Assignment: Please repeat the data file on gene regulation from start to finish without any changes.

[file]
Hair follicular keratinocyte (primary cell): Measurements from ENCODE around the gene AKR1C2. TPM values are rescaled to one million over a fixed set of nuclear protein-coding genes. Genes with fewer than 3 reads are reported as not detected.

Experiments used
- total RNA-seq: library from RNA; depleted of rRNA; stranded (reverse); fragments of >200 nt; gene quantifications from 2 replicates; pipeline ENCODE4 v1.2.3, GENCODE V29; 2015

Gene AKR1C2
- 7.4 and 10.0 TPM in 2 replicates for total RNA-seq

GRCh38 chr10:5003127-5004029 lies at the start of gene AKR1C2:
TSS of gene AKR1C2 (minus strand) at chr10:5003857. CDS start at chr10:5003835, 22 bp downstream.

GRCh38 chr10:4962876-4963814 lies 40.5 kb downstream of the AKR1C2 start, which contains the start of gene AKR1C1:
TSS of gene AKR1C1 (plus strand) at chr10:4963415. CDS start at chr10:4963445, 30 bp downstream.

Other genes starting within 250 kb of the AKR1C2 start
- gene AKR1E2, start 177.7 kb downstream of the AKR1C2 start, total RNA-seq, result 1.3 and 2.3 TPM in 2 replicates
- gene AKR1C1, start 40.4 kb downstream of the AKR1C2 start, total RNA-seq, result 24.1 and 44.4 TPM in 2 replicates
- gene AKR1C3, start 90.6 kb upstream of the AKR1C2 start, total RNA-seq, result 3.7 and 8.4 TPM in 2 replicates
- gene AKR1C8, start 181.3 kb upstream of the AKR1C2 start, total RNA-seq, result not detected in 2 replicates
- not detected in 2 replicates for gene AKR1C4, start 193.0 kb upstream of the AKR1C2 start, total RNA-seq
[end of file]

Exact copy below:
Hair follicular keratinocyte (primary cell): Measurements from ENCODE around the gene AKR1C2. TPM values are rescaled to one million over a fixed set of nuclear protein-coding genes. Genes with fewer than 3 reads are reported as not detected.

Experiments used
- total RNA-seq: library from RNA; depleted of rRNA; stranded (reverse); fragments of >200 nt; gene quantifications from 2 replicates; pipeline ENCODE4 v1.2.3, GENCODE V29; 2015

Gene AKR1C2
- 7.4 and 10.0 TPM in 2 replicates for total RNA-seq

GRCh38 chr10:5003127-5004029 lies at the start of gene AKR1C2:
TSS of gene AKR1C2 (minus strand) at chr10:5003857. CDS start at chr10:5003835, 22 bp downstream.

GRCh38 chr10:4962876-4963814 lies 40.5 kb downstream of the AKR1C2 start, which contains the start of gene AKR1C1:
TSS of gene AKR1C1 (plus strand) at chr10:4963415. CDS start at chr10:4963445, 30 bp downstream.

Other genes starting within 250 kb of the AKR1C2 start
- gene AKR1E2, start 177.7 kb downstream of the AKR1C2 start, total RNA-seq, result 1.3 and 2.3 TPM in 2 replicates
- gene AKR1C1, start 40.4 kb downstream of the AKR1C2 start, total RNA-seq, result 24.1 and 44.4 TPM in 2 replicates
- gene AKR1C3, start 90.6 kb upstream of the AKR1C2 start, total RNA-seq, result 3.7 and 8.4 TPM in 2 replicates
- gene AKR1C8, start 181.3 kb upstream of the AKR1C2 start, total RNA-seq, result not detected in 2 replicates
- not detected in 2 replicates for gene AKR1C4, start 193.0 kb upstream of the AKR1C2 start, total RNA-seq